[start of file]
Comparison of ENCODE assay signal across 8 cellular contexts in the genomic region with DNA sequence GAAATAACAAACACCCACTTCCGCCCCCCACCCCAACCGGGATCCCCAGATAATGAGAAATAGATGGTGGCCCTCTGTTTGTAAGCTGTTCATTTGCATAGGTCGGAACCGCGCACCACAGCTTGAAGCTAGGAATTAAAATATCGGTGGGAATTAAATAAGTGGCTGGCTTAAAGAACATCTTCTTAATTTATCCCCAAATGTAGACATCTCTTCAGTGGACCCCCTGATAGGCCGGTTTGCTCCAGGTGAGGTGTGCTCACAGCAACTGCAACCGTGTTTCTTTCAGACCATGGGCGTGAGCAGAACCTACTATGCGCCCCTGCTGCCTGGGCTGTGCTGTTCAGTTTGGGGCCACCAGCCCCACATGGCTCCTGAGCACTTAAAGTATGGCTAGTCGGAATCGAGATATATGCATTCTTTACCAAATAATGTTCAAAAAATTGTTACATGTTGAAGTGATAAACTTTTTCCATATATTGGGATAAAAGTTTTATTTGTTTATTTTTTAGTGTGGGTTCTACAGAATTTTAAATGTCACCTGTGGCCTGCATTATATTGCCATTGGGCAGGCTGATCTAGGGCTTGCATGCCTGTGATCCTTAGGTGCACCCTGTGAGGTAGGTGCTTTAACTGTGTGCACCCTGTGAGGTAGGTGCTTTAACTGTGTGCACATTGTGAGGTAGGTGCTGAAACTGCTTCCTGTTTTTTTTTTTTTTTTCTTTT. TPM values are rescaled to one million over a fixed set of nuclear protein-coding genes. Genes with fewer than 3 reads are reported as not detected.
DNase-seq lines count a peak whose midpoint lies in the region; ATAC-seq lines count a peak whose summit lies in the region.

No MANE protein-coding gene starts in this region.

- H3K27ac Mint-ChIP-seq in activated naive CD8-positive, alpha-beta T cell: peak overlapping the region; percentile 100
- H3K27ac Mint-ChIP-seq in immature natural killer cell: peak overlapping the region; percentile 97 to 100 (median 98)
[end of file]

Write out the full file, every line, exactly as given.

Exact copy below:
Comparison of ENCODE assay signal across 8 cellular contexts in the genomic region with DNA sequence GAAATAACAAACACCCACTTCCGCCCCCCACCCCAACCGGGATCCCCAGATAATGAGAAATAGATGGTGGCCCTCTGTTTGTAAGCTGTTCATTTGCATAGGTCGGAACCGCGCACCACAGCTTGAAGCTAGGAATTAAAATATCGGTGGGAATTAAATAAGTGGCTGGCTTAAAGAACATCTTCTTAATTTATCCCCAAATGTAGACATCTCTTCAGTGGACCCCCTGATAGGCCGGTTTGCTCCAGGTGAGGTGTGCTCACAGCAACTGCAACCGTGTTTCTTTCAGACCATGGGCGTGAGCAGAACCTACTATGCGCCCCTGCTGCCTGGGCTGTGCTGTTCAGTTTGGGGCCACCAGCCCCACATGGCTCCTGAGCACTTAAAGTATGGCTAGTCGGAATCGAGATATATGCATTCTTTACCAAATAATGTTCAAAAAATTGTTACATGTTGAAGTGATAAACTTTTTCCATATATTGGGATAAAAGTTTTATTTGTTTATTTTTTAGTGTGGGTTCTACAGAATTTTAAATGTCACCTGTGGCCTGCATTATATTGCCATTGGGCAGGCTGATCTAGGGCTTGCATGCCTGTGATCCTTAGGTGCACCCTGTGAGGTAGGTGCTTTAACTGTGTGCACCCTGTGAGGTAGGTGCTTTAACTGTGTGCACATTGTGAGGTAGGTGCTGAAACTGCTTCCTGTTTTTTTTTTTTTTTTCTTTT. TPM values are rescaled to one million over a fixed set of nuclear protein-coding genes. Genes with fewer than 3 reads are reported as not detected.
DNase-seq lines count a peak whose midpoint lies in the region; ATAC-seq lines count a peak whose summit lies in the region.

No MANE protein-coding gene starts in this region.

- H3K27ac Mint-ChIP-seq in activated naive CD8-positive, alpha-beta T cell: peak overlapping the region; percentile 100
- H3K27ac Mint-ChIP-seq in immature natural killer cell: peak overlapping the region; percentile 97 to 100 (median 98)